Prepare the SCTs Spiritual work means warfare Group learning (biblical and experiential) ◦ Worship Prepare the SCTs Spiritual work means warfare Group learning (biblical and experiential) ◦ Worship and study together ◦ Abuse, abuse of power, deception/denial, their impact on others, protection, true and false repentance, restoration, restitution, forgiveness, healing, etc. ◦ Restoration processes (time, process, fruit? ) Who or what will drive the group’s work? Group training Creating a plan of action

Group training Explore how the group functions together with and without their ministry target Group training Explore how the group functions together with and without their ministry target ◦ When it comes to data collection, exploration, confrontation, assessment, decision-making ◦ When it comes to worship, fun, personal issues ◦ When it comes to collaborating with outsiders (some of whom may not share the group’s view) Key issues? Validation; good questions,

SCT Plan of Action for restoration Protection from self and others; boundaries set Truth-telling SCT Plan of Action for restoration Protection from self and others; boundaries set Truth-telling about the abuse Submission to process and acceptance of spiritual mentors Discovery of roots of abuse and other sin (naming things from God’s view; hearing from others) Deeper Truth-telling about life patterns and God’s sanctifying work Restitution (acknowledges injustice and seeks to correct it) Repentance (from actions and attitudes) Reconnection to the larger body of Christ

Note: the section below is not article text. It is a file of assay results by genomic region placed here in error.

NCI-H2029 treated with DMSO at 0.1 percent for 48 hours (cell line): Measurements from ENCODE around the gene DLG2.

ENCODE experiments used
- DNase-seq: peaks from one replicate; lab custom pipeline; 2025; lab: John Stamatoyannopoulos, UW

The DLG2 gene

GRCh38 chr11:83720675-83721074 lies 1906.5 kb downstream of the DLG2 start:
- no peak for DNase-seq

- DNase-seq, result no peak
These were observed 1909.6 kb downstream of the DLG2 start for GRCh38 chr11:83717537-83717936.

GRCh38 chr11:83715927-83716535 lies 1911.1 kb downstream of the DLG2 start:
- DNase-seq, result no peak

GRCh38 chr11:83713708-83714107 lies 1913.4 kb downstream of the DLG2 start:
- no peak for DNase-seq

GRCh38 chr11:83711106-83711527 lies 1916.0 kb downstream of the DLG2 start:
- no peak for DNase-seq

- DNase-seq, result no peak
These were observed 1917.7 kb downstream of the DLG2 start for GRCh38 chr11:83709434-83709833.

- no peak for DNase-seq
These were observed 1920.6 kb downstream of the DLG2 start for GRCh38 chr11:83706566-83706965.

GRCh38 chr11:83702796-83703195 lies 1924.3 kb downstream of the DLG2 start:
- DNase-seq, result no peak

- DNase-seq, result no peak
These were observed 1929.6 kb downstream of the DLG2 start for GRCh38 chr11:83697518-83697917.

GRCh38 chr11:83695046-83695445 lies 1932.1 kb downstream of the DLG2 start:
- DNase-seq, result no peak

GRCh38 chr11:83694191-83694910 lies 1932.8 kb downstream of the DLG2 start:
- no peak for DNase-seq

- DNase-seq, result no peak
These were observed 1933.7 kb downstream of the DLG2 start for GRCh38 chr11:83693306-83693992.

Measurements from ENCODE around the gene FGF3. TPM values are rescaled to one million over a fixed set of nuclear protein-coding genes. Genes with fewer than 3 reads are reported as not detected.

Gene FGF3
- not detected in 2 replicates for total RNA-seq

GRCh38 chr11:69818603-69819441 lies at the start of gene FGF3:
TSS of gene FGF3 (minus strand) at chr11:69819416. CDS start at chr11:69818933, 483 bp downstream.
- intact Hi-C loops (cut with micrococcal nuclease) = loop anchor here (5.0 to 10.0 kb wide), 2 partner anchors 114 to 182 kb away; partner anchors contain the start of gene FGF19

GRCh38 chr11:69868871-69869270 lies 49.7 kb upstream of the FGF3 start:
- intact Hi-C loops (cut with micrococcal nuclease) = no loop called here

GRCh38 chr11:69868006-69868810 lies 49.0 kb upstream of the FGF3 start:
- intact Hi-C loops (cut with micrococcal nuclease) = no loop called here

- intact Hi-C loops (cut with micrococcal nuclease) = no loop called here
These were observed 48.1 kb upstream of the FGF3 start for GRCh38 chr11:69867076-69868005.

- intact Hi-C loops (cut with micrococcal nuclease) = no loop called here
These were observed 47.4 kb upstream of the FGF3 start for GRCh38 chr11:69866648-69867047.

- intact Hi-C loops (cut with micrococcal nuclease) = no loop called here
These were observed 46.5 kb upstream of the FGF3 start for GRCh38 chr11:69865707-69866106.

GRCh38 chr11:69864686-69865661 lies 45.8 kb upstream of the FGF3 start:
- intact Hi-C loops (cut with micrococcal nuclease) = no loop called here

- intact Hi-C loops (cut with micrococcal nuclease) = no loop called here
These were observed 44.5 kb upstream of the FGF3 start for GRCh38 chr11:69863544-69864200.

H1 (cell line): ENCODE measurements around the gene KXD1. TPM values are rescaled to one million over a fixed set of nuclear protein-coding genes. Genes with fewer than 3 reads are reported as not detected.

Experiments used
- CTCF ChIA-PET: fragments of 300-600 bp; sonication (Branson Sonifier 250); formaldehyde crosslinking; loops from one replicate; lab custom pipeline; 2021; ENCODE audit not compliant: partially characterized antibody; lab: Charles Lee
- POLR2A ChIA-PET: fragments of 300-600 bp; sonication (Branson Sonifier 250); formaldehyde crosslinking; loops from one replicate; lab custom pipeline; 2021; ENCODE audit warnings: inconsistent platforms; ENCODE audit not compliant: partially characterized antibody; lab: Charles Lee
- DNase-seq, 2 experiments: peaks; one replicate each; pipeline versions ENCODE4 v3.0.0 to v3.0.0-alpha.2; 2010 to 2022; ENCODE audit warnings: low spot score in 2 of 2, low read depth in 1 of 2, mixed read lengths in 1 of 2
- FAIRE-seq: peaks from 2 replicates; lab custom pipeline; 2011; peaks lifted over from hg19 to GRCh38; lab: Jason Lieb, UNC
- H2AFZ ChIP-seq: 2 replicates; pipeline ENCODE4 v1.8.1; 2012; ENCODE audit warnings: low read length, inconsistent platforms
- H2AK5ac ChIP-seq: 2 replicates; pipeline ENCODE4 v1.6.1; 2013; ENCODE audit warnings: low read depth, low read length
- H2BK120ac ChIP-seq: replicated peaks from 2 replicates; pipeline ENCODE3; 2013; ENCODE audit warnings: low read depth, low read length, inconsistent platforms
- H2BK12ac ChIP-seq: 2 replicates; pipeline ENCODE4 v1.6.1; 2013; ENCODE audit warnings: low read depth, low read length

Your relationship to the SCT Summarizing and synthesizing the data collected by the SCT Your relationship to the SCT Summarizing and synthesizing the data collected by the SCT Focusing questions and areas of growth Identifying dynamic or personal barriers to the work of the SCT Keeping track of growth, hope, and future directions Reviewing communication to the larger leadership and congregation

(Preventing Leader Abuse? ) Indirect service: ◦ Develop SCTs for pastor families Direct service (Preventing Leader Abuse? ) Indirect service: ◦ Develop SCTs for pastor families Direct service ◦ Provide confidential sessions (therapy or spiritual direction) for leaders and family members

Troubleshooting problems When progress stalls ◦ Waiting for someone to be repentant? ◦ When Troubleshooting problems When progress stalls ◦ Waiting for someone to be repentant? ◦ When a group doesn’t work or is worn out Premature restoration ◦ Mechanical vs. spiritual restoration (Tavis Smiley) ◦ Fairness vs. blessing the victim Power conflicts and system issues Dual relationships: Who is your client? Abuse reporting and theological grounding